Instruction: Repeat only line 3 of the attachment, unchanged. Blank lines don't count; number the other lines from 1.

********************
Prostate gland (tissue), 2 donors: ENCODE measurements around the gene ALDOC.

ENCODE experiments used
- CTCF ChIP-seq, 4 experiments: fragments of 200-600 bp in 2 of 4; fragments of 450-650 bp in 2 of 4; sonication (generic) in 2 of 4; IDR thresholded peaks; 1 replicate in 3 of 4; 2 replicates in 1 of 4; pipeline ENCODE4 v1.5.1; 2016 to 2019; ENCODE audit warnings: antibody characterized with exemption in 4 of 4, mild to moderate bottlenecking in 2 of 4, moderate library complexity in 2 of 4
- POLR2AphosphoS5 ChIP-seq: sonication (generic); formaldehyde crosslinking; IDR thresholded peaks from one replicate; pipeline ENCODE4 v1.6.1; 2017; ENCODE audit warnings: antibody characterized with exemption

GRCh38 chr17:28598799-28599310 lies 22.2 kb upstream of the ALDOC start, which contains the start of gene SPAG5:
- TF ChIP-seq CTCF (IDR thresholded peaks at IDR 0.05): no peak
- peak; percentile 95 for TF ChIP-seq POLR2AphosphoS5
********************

- CTCF ChIP-seq, 4 experiments: fragments of 200-600 bp in 2 of 4; fragments of 450-650 bp in 2 of 4; sonication (generic) in 2 of 4; IDR thresholded peaks; 1 replicate in 3 of 4; 2 replicates in 1 of 4; pipeline ENCODE4 v1.5.1; 2016 to 2019; ENCODE audit warnings: antibody characterized with exemption in 4 of 4, mild to moderate bottlenecking in 2 of 4, moderate library complexity in 2 of 4